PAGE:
Programmatic UIButton on iOS 7.0 - Create a UIButton with Code

Create UIButton in code

Create UIButton in code

1. Update (September 8th, 2014): Start learning Swift for iOS 8 with a new tutorial series using Xcode 6. [Click here to read about Swift 101]

2. New UIButton Tutorial (September 8th, 2014): Read and watch a tutorial series on how to create UIButton's in code.

Earlier I posted on how to customize UIToolbar buttons and UINavigationBar buttons (UIBarButtonItem). The tutorial was released before iOS 7.0, when Apple nixed the idea of having a graphical element around buttons.

If you're working on a game or want to still add a little embellishment (like me) then you're going to need to learn how to wrangle buttons on iOS 7.0. Adding buttons to the Interface Builder is easy, but when you first try to create a UIButton in code it's challenging. There's some hidden steps, or steps you might forget after you get accustomed to Auto Layout.

There's really three options for creating the UIButton. You can create the standard iOS 7 button, a modified iOS 7 button, or a custom button (more work). Apple recommends that you don't add subviews to the UIButton, but it is possible, and it's something we're doing in Bomb Dodge.

Each UIButton behaves differently when you tap it. Notice the tint color changes on the top.

Each UIButton behaves differently when you tap it. Notice the tint color changes on the top.


Programmatically Create a Standard iOS 7.0 UIButton

1. Create a button of UIButtonTypeRoundedRect and add it to the subview.

UIButton *button = [UIButton buttonWithType:UIButtonTypeRoundedRect];
[self.view addSubview:button];

2. You'll need to set the title for a UIControlStateNormal, otherwise you won't see any text. UIButton's are different than UILabel, we can't just set the text property

[button setTitle:@"Press Me" forState:UIControlStateNormal];

3. Ask the button to resize itself because it's currently a 0 width and 0 height button. We won't see it!

[button sizeToFit];

4. Give the button an initial placement position. Otherwise it'll be in the top left corner. = CGPointMake(100, 50);

Programmatically Create a Custom iOS 7.0 UIButton

I like to use background images to give my UIButton objects a bit more spunk. This works well, especially in games where you don't need to follow all of the iOS 7.0 guidelines. However, I do like to create a button that behaves like an iOS 7.0 button when it's tapped. You can get all the behavior if you use the UIButtonTypeRoundedRect with a background image. When the button is pressed, the title and the background will fade out.

UIButton *button = [UIButton buttonWithType:UIButtonTypeRoundedRect];
[self.view addSubview:button];
[button setTitle:@"Hello" forState:UIControlStateNormal];

We need to use UIEdgeInsets to create more space between the title text and the sides of the UIButton. On iOS 7.0 these buttons have no side space. We'll create the edge inset with 6 points on the left and right side, and two points on the top side.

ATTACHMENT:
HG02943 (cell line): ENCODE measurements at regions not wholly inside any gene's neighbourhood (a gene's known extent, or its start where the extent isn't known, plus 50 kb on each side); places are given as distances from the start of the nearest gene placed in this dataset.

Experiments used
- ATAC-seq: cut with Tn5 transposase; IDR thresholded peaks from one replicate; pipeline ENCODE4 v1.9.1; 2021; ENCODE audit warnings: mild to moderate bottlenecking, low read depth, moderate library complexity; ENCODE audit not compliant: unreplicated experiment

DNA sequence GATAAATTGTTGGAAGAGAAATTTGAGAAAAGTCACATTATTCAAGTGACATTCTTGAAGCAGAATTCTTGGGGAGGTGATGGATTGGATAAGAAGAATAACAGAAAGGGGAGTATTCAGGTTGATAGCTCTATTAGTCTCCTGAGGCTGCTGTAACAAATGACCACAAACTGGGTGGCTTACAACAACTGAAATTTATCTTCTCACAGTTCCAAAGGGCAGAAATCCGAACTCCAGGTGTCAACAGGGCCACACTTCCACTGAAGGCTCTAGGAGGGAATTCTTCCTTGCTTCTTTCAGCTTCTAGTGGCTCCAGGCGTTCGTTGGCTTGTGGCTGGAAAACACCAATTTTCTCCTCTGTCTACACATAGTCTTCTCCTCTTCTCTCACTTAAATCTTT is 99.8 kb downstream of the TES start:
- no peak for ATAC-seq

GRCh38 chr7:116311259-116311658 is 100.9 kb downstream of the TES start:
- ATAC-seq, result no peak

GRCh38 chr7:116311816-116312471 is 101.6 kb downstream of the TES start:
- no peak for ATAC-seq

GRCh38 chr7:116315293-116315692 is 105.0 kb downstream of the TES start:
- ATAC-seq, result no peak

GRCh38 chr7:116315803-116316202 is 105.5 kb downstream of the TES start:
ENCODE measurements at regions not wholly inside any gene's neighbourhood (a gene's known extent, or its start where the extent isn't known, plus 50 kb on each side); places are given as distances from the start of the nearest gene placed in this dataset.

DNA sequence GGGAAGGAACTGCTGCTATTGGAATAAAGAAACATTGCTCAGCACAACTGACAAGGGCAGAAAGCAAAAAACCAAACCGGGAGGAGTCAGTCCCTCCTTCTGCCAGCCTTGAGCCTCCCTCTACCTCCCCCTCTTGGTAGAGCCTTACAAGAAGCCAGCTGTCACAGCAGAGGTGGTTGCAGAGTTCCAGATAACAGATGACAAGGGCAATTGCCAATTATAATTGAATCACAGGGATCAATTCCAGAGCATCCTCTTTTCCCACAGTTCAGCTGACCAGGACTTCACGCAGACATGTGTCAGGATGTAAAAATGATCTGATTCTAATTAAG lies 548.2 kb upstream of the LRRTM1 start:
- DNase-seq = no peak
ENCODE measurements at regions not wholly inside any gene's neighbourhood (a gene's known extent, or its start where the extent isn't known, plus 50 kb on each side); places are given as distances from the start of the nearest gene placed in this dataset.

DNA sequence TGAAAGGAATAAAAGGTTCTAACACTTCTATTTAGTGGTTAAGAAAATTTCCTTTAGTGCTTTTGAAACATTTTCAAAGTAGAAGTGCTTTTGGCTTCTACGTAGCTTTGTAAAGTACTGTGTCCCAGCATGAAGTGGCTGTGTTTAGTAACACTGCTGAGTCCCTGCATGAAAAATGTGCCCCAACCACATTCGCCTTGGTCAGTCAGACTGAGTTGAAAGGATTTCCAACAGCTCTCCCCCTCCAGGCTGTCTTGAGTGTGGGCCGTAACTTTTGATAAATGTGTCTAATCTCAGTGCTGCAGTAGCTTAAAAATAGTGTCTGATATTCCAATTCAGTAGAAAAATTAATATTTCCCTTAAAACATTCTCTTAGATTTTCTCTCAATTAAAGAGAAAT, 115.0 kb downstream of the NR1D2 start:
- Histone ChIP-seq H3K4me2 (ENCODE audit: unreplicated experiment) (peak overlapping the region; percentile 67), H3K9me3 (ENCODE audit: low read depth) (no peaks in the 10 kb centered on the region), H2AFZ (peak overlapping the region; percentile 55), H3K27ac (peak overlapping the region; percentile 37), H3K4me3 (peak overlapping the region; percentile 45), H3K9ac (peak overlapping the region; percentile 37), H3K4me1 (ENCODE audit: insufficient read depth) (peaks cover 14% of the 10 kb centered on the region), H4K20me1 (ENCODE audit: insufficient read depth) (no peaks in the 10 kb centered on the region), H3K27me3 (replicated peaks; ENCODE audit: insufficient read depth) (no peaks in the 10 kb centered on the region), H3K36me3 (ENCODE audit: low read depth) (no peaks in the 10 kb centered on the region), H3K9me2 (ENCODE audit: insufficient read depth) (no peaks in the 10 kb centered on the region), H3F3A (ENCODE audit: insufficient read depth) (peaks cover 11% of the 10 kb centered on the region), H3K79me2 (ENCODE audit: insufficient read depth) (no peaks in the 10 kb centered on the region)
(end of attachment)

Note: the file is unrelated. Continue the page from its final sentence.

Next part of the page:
[button setContentEdgeInsets:UIEdgeInsetsMake(2, 6, 2, 6)];
[button sizeToFit]; = CGPointMake(200, 50);

We want to have variable width buttons (depending on the text), so we'll create a resizable UIImage. In PhotoShop you'll want to create a square image with the height you'll use in the app.

Note: I used 40x40 in this example for the retina size (i.e. Button@2x.png) I don't bother adding the non-retina version to my projects since Xcode will auto generate it, if it's needed.

When we create stretchable images we'll need to use the point system (not pixels). So that's essentially the non-retina size, which would be 20x20 points. We need this size, because our UIEdgeInsets will be based on the point system. The image can stretch horizontally, so we'll use half the width and height to get the center pixel of our image to stretch. 20/2 = 10. That means on the top, left, bottom, and right sides we'll use 10 points.

[button setBackgroundImage:[[UIImage imageNamed:@"Button.png"] 
  resizableImageWithCapInsets:UIEdgeInsetsMake(10, 10, 10, 10)] 

Programmatically Make a Custom UIButton

The last type of button is totally custom, but it's going to take a lot more work to make it feel like a button. You'll need to add background images or you'll never see it press anything. You'll also need to update the text color and font and handle transitions between different press states.

UIButton *customButton = [UIButton buttonWithType:UIButtonTypeCustom];
[self.view addSubview:customButton];

[customButton setTitle:@"Hello" forState:UIControlStateNormal];
[customButton setContentEdgeInsets:UIEdgeInsetsMake(0, 4, 0, 4)];
[customButton sizeToFit]; = CGPointMake(200, 100 + 50 * i);

[customButton setBackgroundImage:[[UIImage imageNamed:@"Button.png"] 
  resizableImageWithCapInsets:UIEdgeInsetsMake(10, 10, 10, 10)] 

[customButton setBackgroundImage:[[UIImage imageNamed:@"ButtonHighlighted.png"] 
  resizableImageWithCapInsets:UIEdgeInsetsMake(10, 10, 10, 10)] 

[customButton setTitleColor:[UIColor blueColor] 

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